New Yorkers from all walks of life will do just a bit more walking this Saturday, June 14, when Brooklyn Pride kicks off its 12th annual Multi-cultural Festival and Parade in Park Slope.
“The goal of the Festival is inclusion,” said Doreen Dejesus, chair of Brooklyn Pride. “It’s a way for everyone to get together despite their race, beliefs or sexual preference to just enjoy the day and each other.”
To celebrate Brooklyn’s diversity and community spirit, a wide variety of events for all ages are scheduled throughout the day to create a festive, friendly and healthy environment.
“Brooklyn’s LGBT community is as diverse as Brooklyn itself,” said Borough President Marty Markowitz, who goes every year as a major supporter of the LGBT community, “and the Brooklyn Pride Multicultural Festival is a vital celebration of that essential mix.”
To start things off on the right foot, the day will begin at 9:30 a.m. with a 10K Fun Run through Prospect Park. Registration is $20 and half of the proceeds will go to The Park Slope Day Center Geriatric. Runners can register in advance or the day of at 9 a.m.
The Multicultural Festival will begin at 11 a.m. Here street fair revelers will find a full schedule of stage performances, shopping, food and family activities. The Kid’s Space will have puppets, jewelry making and other arts and crafts. And the fair will also be a way for folks to learn about LGBT organizations, issues and businesses in their community.
Most of the musical and dancing acts are Brooklyn-bred, including many new groups and at least one blast from the past. Jade Starling, the ’80’s pop-sensation who did “Catch Me I’m Falling,” is slated to perform.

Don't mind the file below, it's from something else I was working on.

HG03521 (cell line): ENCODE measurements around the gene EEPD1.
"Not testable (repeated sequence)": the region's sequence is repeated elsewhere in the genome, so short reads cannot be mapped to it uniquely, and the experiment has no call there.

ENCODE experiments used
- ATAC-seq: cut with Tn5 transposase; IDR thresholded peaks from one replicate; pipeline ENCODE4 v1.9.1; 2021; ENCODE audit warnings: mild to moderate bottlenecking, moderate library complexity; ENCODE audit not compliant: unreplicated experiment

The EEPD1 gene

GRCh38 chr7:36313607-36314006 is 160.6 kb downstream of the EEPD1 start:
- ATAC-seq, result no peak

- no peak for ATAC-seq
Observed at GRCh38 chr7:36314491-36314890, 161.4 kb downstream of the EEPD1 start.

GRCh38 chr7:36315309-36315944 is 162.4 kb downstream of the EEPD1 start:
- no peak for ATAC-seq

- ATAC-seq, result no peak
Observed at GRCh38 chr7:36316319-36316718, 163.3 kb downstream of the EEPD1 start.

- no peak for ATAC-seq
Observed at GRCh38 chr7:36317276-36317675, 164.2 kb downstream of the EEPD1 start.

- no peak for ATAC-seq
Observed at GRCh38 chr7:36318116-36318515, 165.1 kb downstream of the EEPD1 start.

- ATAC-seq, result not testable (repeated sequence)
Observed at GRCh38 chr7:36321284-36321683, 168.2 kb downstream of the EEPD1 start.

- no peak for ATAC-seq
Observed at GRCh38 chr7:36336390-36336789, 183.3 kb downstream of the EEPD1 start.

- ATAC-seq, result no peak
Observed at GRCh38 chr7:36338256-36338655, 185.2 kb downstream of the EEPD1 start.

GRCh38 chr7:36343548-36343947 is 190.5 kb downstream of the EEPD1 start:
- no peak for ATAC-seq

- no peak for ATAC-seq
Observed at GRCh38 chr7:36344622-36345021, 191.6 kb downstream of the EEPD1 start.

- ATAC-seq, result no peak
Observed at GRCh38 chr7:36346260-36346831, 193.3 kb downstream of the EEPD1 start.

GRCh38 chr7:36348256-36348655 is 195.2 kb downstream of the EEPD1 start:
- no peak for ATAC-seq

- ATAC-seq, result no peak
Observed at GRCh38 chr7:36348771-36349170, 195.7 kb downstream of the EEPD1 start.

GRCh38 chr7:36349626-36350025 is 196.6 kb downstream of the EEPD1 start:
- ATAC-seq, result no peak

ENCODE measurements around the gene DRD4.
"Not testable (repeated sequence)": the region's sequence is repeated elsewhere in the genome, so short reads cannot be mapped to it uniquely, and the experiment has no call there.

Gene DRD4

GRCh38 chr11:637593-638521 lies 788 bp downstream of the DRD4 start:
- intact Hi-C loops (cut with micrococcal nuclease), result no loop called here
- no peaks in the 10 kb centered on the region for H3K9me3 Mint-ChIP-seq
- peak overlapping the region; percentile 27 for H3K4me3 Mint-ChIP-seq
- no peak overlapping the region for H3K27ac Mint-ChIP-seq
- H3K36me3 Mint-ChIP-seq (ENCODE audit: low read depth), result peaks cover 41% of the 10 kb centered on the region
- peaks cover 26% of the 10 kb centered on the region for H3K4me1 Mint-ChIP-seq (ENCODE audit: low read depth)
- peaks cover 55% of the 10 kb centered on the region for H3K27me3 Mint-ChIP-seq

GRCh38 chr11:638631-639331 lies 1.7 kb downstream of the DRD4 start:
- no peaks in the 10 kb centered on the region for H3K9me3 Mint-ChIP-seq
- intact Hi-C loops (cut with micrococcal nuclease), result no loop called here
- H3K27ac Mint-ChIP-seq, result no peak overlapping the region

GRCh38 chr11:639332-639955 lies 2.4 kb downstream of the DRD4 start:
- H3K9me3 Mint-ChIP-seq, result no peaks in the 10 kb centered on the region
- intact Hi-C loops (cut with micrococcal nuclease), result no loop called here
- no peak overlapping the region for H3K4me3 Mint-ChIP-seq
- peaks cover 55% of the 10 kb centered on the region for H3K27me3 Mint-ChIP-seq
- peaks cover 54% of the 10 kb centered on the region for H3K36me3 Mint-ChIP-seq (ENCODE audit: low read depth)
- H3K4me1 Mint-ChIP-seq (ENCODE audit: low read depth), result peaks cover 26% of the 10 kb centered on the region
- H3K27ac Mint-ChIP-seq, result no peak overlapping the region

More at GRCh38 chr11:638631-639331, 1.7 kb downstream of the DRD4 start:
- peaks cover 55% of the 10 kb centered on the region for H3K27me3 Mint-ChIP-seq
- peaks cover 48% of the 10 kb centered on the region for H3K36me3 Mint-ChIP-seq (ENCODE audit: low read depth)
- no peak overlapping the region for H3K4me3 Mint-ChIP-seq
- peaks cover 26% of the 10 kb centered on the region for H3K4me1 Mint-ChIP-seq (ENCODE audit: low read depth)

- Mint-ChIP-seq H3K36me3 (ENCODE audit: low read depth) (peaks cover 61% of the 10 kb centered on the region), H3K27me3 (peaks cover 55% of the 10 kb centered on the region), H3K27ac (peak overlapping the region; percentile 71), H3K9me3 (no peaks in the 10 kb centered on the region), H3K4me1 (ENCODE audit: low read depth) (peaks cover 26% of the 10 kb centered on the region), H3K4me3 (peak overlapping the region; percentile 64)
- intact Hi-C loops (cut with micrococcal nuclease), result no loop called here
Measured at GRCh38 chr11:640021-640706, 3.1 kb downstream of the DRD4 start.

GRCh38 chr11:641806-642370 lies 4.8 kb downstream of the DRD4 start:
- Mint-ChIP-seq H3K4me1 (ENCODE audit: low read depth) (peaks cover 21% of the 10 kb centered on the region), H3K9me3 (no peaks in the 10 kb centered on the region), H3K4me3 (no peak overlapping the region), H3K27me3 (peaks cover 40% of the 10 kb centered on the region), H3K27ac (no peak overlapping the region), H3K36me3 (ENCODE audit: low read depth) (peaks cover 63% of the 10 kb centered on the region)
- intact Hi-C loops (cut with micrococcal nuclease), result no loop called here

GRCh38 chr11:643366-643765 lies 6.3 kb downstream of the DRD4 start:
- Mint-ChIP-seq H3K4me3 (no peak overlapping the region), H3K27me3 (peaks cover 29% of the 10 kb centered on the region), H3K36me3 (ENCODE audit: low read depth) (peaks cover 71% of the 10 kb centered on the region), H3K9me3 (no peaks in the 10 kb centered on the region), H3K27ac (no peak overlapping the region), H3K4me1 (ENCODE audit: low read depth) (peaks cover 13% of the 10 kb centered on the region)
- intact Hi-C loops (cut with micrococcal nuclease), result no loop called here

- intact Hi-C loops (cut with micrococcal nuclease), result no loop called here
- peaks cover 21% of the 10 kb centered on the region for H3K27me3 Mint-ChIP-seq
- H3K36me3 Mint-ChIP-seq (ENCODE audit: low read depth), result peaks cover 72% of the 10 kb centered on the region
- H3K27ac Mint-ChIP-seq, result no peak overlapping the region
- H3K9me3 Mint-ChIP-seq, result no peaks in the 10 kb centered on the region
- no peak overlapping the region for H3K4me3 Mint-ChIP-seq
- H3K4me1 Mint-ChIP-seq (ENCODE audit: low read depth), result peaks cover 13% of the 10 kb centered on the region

And as the sun sets, the annual Night Pride Parade, which will go from Bartel Pritchard Square up Seventh Avenue to Berkeley Street, will begin at 8:30 p.m. Last year, about 35,000 people participated, making it the second largest pride parade in New York.
“This year, of course, there’s lots to celebrate,” said Markowitz. “For one, our governor has made history by deciding to officially recognize same-sex marriages in New York, and Brooklyn is making great progress on getting a new Community Pride Center, which I am thrilled to support. These days, Brooklyn spells progress: L-G-B-T,” he said.
Markowitz recently helped create the Brooklyn Community Pride Center (BCPC), a local non-profit that started in February. Responding to a dearth of LGBT centers in the borough, Markowitz formed an organization to find members of the lesbian and gay community a place of their own.
The BCPC is just one of many groups throughout the city (and New Jersey) that will participate on Saturday.
But even now, there is electricity in the air as Brooklyn Pride gets ready for the festival.
“Ultimately, it’s about letting everybody know that we’re pretty much all the same and then educating them on any differences that may exist,” said Dejesus.
For more information on Brooklyn Pride, go to www.brooklynpride.org.
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